Mātauranga Māori special issue
Mātauranga Māori received long-overdue time in the spotlight in early December, at the launch of a special edition of the New Zealand Journal of Ecology (NZJE).
The 80th journal issue featured 14 articles that either drew from, or showed the value of, mātauranga Māori and kaupapa Māori in ecological research. The aim was to highlight how essential this knowledge system is in preserving and restoring te taiao (the environment) in Aotearoa.
Guest Editor-in-Chief Dr Priscilla Wehi (Manaaki Whenua – Landcare Research) says in the 60-odd years before this issue, only a handful of papers on mātauranga Māori had been published in the journal.
“I’m delighted that we can showcase research that is relevant and important for Māori communities. It’s exciting to present work from emerging as well as experienced researchers, many of whom are Māori.”
The special edition brought together 64 researchers and their supporting communities. Of the 13 leading authors, almost half were early-career researchers.
Guest editor and lead author of one of the articles Dr Shaun Ogilvie (Ngāti Whakahemo, Ngāti Pukeko) says in his experience, mātauranga Māori and ecological [Western] science are “very much complimentary, so there is a lot to be gained by working at the interface.”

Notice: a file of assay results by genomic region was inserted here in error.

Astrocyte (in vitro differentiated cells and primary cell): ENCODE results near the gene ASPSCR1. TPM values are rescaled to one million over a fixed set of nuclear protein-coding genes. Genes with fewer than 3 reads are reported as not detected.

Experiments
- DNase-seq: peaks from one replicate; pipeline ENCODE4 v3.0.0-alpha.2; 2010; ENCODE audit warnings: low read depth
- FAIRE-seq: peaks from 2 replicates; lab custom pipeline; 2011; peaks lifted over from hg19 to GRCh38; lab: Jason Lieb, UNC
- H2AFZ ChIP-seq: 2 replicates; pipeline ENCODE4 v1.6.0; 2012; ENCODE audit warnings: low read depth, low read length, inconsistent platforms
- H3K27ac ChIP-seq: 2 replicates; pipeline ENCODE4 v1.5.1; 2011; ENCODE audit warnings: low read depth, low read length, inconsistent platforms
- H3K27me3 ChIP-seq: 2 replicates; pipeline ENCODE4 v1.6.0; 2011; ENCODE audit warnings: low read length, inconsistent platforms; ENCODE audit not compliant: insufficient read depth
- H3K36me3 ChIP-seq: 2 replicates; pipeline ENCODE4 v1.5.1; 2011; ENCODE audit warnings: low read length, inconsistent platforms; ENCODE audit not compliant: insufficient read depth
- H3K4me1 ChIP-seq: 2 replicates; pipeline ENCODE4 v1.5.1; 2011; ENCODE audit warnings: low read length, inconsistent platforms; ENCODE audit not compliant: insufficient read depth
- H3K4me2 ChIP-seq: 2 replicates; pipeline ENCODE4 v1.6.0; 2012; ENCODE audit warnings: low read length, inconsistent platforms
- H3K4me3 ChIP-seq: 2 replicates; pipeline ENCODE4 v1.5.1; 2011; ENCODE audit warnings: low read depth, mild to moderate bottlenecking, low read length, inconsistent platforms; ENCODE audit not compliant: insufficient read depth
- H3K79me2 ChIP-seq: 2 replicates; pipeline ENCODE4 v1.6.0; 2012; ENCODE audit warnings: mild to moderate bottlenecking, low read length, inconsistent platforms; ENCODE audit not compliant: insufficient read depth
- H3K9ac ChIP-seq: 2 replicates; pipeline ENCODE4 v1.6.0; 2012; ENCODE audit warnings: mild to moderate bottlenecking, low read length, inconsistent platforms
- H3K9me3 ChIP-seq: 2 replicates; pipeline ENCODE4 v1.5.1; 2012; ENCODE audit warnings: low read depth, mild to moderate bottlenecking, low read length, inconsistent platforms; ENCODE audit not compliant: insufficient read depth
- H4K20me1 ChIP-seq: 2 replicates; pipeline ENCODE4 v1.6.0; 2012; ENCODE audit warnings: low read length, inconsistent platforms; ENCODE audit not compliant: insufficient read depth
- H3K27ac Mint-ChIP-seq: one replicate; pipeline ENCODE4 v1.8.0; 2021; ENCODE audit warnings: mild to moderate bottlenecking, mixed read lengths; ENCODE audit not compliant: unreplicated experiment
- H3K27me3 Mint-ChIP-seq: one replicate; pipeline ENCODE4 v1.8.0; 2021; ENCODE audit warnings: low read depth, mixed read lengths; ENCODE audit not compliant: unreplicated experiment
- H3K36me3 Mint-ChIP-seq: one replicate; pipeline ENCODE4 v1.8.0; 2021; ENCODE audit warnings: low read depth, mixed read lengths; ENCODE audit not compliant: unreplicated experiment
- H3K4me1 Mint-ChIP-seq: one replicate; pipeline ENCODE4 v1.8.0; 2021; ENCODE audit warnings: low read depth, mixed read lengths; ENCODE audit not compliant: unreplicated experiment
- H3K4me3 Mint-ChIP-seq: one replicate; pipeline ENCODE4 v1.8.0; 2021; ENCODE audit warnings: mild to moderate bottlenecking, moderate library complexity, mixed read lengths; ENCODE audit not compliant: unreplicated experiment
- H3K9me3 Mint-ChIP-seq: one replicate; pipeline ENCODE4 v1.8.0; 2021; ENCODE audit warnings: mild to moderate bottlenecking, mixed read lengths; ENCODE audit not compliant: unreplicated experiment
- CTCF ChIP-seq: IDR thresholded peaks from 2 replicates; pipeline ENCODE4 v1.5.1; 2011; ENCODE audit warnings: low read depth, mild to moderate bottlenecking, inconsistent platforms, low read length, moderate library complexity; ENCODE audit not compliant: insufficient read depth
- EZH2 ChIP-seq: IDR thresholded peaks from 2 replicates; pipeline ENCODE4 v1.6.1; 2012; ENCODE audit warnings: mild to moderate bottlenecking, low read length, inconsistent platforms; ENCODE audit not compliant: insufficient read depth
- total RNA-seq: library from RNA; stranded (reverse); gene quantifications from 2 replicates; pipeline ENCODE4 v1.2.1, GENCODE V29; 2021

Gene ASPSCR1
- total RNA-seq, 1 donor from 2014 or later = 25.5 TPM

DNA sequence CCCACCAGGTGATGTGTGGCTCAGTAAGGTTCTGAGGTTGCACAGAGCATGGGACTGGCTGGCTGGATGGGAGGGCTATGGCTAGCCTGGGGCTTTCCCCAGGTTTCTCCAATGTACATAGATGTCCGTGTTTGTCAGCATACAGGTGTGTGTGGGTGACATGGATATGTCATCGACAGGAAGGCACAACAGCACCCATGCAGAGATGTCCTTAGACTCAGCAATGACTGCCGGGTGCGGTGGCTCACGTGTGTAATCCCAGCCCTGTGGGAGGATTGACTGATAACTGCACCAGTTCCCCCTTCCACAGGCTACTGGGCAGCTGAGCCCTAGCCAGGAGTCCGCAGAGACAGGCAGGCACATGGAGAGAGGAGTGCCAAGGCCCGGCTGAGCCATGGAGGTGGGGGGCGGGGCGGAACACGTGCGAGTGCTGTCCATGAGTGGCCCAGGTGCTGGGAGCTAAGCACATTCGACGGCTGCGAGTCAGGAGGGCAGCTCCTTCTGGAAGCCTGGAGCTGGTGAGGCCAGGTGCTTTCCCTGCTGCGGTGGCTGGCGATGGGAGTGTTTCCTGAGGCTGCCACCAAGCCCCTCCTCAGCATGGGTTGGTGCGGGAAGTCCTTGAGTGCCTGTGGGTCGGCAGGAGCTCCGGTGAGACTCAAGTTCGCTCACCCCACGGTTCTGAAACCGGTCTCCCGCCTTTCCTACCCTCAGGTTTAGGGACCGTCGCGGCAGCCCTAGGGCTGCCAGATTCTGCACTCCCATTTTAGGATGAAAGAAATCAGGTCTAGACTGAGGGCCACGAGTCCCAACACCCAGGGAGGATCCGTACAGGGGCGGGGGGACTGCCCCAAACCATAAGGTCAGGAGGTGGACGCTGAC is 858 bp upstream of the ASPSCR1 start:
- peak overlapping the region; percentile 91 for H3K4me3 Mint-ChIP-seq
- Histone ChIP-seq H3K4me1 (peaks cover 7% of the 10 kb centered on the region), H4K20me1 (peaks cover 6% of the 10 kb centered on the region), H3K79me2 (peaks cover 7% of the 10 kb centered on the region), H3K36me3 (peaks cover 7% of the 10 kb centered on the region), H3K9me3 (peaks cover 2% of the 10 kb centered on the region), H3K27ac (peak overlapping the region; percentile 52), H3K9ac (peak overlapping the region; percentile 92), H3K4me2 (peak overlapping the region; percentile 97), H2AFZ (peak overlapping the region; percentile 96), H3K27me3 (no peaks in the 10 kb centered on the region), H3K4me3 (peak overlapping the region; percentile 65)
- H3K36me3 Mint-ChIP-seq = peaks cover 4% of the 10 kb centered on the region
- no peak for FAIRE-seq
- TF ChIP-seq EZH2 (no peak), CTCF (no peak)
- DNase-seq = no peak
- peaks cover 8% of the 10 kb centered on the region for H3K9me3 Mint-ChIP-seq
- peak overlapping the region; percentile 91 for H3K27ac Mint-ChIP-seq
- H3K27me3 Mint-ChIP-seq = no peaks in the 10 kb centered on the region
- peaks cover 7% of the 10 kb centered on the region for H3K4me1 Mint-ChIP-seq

Shaun and 11 other researchers looked at the potential of using the compound tutin in mammalian pest control in Aotearoa.
Tutin is the active toxin found in the native plant tutu (Coriaria arborea), which is well-known for poisoning stock and sometimes honey, when bees visit the plants.
Shaun’s study, co-designed with Tūhoe researchers, investigated if tutin could be a viable alternative to current pest control poisons such as compound 1080.
They found the toxin was not only effective, but resulted in a “quick, humane death compared to other existing rodenticides.” The paper recommends field-testing to follow-on from their laboratory experiments.
Shaun says one of the main aims of publishing this journal issue was to challenge the “Ecological fraternity” to continue this type of transdisciplinary research.
“But, as Craig Pauling pointed out at the launch, the real challenge is that they actually take up the challenge!”
Associate Professor Cate Macinnis-Ng (University of Auckland) was the president of the New Zealand Ecological Society (NZES) when the idea for the issue was conceived.
She says the NZES council were very pleased to support the initiative and hope it leads to more work of this nature being published in NZJE.
“We are grateful to the guest editorial team and our sponsors for their work and support. We’re also glad so many authors chose to submit papers to the issue so we could showcase some of the brilliant work being done at the intersection of mātauranga Māori and ecology,” Cate says.
The BioHeritage Challenge was proud to support both the creation of the journal and the launch event, along with Manaaki Whenua – Landcare Research, Te Pūnaha Matatini and The Centre for Biodiversity and Biosecurity.
Posted December 2019